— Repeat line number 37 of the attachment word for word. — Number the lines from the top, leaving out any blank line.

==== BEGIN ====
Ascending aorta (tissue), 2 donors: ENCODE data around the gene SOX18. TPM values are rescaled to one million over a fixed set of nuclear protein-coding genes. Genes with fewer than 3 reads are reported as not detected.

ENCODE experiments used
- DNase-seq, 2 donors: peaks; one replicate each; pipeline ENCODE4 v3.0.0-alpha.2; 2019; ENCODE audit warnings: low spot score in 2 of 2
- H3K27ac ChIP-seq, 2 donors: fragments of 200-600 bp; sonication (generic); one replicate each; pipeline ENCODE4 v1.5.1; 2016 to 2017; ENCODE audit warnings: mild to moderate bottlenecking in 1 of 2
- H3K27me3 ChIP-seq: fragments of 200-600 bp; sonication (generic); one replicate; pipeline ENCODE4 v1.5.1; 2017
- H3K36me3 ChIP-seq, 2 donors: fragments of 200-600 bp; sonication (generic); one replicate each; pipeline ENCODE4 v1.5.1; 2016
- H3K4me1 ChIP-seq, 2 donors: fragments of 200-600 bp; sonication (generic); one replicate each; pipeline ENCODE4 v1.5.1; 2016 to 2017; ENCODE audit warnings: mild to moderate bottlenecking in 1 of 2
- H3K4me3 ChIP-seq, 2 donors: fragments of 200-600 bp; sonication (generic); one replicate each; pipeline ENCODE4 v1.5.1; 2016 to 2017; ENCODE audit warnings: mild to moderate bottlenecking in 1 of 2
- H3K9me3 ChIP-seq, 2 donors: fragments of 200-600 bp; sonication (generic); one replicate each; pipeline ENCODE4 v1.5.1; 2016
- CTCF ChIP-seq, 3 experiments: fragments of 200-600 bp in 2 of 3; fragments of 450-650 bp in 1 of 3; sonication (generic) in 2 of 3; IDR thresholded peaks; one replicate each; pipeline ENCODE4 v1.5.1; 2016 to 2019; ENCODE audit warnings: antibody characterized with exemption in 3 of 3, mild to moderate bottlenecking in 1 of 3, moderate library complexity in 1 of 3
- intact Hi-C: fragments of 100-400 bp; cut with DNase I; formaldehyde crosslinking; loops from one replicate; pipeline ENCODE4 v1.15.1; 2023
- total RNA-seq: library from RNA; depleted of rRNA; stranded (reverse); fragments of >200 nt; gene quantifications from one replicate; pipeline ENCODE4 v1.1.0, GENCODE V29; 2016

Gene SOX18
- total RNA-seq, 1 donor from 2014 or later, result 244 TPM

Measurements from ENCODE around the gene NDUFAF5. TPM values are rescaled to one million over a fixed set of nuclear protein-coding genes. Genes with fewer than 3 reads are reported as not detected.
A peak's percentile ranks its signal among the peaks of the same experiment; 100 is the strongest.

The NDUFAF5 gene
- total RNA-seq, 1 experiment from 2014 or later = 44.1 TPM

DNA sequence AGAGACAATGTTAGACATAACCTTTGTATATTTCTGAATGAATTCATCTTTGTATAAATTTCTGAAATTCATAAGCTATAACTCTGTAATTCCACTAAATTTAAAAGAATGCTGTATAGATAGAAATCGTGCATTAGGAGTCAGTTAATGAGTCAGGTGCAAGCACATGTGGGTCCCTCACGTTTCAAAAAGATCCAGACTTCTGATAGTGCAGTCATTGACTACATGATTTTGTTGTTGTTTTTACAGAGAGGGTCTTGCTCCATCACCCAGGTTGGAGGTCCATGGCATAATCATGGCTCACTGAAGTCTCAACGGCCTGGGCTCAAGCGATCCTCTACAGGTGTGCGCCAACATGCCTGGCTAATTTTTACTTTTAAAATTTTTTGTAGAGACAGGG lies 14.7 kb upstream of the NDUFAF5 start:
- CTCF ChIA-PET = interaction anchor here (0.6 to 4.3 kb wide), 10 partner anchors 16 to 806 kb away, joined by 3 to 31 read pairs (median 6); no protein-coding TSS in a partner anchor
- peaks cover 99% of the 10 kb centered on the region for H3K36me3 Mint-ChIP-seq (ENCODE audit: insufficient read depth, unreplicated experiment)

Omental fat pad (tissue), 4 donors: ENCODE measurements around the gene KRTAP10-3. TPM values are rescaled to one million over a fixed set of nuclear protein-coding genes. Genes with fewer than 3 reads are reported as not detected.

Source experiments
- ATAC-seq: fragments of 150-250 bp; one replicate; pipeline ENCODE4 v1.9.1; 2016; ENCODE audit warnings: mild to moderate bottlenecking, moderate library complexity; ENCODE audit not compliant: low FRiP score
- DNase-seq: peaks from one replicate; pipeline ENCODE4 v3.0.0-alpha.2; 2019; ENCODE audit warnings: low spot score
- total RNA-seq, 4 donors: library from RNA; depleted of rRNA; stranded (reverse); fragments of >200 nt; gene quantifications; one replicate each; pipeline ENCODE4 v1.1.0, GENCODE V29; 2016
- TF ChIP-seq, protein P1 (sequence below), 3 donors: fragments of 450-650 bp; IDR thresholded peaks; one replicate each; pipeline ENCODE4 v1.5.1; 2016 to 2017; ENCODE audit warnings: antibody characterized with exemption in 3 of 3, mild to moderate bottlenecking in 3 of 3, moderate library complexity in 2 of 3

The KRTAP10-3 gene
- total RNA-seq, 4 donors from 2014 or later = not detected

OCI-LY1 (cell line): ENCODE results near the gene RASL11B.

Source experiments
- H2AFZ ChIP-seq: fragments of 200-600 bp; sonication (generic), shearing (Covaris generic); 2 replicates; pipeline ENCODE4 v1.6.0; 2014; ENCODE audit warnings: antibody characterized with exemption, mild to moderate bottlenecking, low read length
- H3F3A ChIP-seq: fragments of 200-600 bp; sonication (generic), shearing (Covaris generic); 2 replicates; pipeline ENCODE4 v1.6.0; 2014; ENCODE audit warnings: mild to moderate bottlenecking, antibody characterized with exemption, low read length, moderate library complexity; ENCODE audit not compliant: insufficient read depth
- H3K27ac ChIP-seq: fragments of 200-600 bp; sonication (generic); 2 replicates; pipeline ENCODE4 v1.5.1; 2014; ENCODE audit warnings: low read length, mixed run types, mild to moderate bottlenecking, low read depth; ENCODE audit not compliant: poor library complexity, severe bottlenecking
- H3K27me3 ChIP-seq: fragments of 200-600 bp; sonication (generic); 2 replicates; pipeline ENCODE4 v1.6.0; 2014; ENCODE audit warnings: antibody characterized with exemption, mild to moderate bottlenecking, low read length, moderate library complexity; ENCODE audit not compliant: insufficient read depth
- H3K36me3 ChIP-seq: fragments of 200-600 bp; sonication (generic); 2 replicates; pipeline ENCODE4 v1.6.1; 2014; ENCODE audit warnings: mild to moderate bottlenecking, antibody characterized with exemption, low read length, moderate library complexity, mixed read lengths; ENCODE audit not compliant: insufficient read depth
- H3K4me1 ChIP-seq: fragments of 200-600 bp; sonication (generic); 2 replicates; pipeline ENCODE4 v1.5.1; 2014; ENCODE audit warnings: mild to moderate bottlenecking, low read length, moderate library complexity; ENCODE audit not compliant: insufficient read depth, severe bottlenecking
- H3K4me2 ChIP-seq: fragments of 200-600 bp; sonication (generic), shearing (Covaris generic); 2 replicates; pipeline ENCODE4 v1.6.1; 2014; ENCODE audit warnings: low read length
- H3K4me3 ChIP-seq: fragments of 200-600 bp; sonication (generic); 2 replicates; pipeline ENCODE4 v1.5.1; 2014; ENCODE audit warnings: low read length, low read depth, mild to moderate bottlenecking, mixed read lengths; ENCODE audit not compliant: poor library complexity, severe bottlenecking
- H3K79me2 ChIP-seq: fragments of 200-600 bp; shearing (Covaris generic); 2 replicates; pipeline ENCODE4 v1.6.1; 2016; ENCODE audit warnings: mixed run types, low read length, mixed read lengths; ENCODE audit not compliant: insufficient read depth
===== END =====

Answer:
- H3K4me1 ChIP-seq: fragments of 200-600 bp; sonication (generic); 2 replicates; pipeline ENCODE4 v1.5.1; 2014; ENCODE audit warnings: mild to moderate bottlenecking, low read length, moderate library complexity; ENCODE audit not compliant: insufficient read depth, severe bottlenecking